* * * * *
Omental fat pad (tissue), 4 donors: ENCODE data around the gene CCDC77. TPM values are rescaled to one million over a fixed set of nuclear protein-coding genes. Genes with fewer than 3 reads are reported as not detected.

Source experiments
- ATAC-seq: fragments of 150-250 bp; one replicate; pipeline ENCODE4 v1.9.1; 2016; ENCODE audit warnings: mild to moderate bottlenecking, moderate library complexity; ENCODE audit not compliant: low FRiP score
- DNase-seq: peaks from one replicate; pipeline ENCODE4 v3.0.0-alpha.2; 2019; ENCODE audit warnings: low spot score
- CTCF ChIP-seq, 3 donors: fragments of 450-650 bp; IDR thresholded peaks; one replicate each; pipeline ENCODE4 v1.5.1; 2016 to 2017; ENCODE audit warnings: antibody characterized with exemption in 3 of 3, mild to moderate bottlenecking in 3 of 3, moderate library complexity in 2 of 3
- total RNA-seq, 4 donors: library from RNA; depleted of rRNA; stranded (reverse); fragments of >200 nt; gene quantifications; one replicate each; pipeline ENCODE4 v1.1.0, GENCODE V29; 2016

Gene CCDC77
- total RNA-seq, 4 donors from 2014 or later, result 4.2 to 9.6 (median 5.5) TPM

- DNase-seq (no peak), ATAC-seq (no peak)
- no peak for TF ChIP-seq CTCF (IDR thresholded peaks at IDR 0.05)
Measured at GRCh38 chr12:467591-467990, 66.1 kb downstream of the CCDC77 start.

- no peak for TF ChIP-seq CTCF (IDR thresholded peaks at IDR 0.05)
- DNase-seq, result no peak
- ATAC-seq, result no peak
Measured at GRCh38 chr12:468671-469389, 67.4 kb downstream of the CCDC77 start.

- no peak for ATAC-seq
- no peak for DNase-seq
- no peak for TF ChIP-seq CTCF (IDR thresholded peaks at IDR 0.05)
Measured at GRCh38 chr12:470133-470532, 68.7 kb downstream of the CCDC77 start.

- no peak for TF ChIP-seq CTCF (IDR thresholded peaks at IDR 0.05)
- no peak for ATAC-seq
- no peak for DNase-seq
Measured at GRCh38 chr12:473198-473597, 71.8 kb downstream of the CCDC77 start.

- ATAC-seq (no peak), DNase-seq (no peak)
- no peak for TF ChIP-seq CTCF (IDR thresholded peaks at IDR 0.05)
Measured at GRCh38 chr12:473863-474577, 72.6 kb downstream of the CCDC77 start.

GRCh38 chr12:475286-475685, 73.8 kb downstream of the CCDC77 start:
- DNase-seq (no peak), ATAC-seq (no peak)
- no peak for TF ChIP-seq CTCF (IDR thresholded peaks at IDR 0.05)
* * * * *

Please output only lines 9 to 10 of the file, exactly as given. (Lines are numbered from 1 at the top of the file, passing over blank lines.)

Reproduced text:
- DNase-seq (no peak), ATAC-seq (no peak)
- no peak for TF ChIP-seq CTCF (IDR thresholded peaks at IDR 0.05)